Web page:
Carolyn Byrd occasionally gets a glimpse of what her life could have been.
“I actually have taken care of patients here who are dying of breast cancer,” said Byrd, a hospice nurse and administrator at University Hospice who was diagnosed with breast cancer in October 2009.
Though she is doing well, many black cancer patients fare worse than their white counterparts and suffer higher rates of death, the American Cancer Society reported Tuesday.
The group said cancer death rates are declining for blacks as cancer death rates overall are going down. The death rate is declining fastest among black men at 2.4 percent per year vs. 1.7 percent a year for white men, the report found,
Death rate declines are about the same for white and black women, and the relative decline since 1991 for both sexes means about 200,000 lives were saved through improved screening and treatment, the group found.
Overall, blacks fare worse than whites for most cancers at every stage of diagnosis, the report found. It is particularly striking in breast cancer: White women have a slightly higher rate of getting breast cancer, but black women’s death rate is 41 percentage points higher than whites.
Black women are much more likely to be diagnosed with advanced disease, a higher grade of tumor and cancer that has spread to a distant site.
While mammography rates are similar, 51 percent of breast cancers in blacks have not spread when they are discovered vs. 61 percent for whites, the report found. Black women were more likely to go longer between screenings and get less timely follow-up on suspicious results. They are also more likely to have aggressive tumors, particularly in younger women.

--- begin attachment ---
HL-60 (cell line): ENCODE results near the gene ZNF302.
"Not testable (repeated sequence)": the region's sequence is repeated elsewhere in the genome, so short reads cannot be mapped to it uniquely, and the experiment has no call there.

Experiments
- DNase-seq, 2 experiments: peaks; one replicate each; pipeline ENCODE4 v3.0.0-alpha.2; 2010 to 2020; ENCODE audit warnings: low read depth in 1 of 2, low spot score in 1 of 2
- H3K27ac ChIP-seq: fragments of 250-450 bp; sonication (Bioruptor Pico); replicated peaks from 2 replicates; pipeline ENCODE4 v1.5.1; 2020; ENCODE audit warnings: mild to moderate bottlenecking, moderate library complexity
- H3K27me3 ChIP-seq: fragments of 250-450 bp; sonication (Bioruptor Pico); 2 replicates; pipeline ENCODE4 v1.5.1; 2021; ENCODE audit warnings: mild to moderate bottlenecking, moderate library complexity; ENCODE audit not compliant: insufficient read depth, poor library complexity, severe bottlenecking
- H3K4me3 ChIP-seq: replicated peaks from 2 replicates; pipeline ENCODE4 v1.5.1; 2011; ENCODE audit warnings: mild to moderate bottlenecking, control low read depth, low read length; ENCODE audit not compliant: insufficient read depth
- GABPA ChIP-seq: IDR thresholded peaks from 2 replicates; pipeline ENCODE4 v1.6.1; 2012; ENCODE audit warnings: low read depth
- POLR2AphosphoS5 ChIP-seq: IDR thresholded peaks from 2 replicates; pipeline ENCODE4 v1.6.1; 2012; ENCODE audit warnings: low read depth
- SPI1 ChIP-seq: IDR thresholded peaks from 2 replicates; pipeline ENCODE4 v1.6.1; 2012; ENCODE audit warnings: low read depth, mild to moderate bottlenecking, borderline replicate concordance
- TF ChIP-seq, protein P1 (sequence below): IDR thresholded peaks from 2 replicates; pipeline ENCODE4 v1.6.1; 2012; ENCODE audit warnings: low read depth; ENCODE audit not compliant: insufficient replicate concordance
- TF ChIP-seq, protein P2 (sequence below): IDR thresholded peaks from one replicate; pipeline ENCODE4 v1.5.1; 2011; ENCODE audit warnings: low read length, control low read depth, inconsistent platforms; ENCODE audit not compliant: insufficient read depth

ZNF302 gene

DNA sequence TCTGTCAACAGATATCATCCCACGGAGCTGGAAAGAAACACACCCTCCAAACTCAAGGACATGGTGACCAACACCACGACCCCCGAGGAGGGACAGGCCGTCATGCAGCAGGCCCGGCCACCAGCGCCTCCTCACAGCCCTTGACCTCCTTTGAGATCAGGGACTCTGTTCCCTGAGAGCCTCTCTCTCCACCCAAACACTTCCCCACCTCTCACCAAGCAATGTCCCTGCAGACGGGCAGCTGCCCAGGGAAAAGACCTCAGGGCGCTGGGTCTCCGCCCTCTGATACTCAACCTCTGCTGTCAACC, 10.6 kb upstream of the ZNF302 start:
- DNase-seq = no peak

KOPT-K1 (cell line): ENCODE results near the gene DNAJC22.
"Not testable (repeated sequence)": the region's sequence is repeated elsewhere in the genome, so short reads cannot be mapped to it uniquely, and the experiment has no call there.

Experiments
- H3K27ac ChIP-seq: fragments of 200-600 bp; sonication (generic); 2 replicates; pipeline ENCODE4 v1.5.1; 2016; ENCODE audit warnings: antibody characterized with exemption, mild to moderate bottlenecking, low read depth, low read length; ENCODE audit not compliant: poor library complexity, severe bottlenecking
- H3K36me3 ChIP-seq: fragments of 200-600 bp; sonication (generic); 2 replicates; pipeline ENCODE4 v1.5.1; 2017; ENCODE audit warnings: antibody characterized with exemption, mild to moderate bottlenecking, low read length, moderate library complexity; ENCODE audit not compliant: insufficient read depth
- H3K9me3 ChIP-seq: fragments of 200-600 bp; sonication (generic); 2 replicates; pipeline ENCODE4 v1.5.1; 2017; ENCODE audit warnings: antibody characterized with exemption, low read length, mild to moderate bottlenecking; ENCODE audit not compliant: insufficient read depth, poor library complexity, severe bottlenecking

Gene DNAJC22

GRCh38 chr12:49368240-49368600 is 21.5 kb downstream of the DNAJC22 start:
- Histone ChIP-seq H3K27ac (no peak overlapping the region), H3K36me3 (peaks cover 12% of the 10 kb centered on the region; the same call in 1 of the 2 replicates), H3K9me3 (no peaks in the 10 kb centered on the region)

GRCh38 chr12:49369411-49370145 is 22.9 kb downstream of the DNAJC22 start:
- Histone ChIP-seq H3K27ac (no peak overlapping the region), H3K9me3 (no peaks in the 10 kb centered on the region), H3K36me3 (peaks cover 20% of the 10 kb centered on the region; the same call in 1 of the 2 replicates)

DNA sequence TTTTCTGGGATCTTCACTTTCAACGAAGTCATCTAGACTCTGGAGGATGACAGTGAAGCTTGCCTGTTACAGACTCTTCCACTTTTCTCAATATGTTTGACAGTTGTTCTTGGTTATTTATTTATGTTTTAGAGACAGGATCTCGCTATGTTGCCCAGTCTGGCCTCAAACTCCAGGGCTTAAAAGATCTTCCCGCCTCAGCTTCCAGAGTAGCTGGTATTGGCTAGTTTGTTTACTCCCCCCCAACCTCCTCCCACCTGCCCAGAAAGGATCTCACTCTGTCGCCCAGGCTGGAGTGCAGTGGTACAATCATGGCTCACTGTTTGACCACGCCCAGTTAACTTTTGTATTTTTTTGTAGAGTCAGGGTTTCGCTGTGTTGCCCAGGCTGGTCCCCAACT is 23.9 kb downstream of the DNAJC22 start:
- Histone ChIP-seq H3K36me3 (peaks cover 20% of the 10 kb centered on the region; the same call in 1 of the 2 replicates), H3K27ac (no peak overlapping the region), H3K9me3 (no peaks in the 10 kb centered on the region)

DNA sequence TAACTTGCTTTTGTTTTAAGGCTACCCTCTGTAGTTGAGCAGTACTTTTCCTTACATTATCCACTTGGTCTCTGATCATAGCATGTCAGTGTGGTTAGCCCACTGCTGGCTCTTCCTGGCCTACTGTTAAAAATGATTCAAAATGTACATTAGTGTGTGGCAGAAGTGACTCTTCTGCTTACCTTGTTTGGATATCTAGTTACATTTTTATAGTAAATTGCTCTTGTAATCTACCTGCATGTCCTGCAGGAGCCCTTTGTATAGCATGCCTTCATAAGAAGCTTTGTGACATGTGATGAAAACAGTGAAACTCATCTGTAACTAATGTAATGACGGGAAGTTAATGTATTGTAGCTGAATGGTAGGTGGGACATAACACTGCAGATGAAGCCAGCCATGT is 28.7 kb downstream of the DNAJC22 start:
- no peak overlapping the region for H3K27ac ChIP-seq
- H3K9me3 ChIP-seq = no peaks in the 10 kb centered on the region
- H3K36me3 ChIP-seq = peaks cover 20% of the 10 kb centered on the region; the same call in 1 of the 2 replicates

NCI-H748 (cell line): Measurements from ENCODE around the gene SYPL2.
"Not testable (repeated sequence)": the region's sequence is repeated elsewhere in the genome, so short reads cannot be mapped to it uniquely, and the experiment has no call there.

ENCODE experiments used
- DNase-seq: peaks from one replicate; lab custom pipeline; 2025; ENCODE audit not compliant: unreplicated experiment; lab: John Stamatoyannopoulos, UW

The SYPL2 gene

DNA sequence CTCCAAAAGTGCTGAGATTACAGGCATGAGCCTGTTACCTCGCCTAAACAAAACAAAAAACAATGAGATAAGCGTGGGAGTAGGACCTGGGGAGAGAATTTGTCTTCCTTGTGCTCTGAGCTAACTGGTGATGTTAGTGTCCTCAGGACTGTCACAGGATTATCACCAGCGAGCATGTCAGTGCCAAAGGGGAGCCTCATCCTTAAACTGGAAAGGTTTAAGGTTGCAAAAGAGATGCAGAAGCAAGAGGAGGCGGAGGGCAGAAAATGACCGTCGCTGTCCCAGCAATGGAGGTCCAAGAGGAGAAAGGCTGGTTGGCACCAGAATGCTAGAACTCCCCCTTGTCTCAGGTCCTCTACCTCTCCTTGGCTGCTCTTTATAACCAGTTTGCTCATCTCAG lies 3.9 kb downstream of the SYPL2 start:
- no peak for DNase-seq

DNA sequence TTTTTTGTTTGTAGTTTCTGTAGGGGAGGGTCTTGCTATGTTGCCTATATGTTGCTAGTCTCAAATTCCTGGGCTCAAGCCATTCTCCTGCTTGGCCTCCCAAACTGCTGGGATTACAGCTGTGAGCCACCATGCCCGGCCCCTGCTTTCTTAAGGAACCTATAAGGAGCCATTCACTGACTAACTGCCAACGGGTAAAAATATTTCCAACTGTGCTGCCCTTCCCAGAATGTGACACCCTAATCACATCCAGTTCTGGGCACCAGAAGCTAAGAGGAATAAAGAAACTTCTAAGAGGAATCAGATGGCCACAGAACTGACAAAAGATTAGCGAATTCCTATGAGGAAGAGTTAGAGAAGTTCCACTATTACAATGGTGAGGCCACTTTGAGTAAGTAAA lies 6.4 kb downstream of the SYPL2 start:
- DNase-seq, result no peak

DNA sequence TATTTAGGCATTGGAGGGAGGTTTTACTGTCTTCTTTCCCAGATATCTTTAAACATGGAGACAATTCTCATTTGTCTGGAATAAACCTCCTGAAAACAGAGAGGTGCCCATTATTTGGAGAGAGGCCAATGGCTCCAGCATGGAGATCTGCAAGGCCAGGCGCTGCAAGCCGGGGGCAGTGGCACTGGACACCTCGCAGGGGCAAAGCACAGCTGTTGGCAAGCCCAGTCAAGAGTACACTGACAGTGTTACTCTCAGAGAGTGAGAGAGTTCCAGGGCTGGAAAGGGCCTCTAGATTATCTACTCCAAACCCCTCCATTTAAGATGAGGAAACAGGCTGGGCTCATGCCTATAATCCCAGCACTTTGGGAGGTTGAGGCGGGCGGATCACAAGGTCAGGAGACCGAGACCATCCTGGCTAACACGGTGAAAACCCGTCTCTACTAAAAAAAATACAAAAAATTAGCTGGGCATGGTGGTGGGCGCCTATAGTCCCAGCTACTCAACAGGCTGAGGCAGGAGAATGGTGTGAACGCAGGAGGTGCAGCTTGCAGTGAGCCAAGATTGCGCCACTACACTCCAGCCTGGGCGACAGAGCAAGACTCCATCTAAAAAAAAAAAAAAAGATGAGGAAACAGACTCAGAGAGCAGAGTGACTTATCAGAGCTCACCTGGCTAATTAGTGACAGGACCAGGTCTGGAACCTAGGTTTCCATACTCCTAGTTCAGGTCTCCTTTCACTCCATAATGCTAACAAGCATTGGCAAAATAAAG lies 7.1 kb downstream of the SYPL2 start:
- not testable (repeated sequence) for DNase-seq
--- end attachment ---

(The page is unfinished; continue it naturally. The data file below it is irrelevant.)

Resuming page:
That was the case for Byrd, who found her lump in the shower five months after getting a clean mammogram.
“Now, I could have said, ‘I’m clean and I can wait until my next mammogram,’ and not check,” she said. “I might not have been here now if I had waited until the next mammogram.”
Even with her quick action, the cancer had already spread to the nearby lymph nodes. She got radiation and chemotherapy and was able to receive Herceptin, a more targeted treatment. Black women, particularly younger women, are more likely to have cancers that are not hormone-sensitive and that do not yet have well-targeted treatments, and thus worse outcomes.
Byrd, about to turn 52 this month, said her job has helped her come to grips with what could have been.
“I know the end result if the cancer comes back and if it has spread everywhere because those are the patients we take care of here,” she said. ”Once all treatment options are exhausted, hospice is the next step, which is a wonderful program.”
Byrd also volunteers for the American Cancer Society to work with newly diagnosed breast cancer patients. In both ways, Byrd said, she is answering a calling.
“I know that God has given me the strength to do that because it is not strength of my own, to be able to have a diagnosis of cancer and then talk to people who are dying from the cancer and then people who are newly diagnosed,” she said. “I know that he is using me in a mighty way to get the education out and to help people. To see me as a witness, a living testimony that you can make it through.”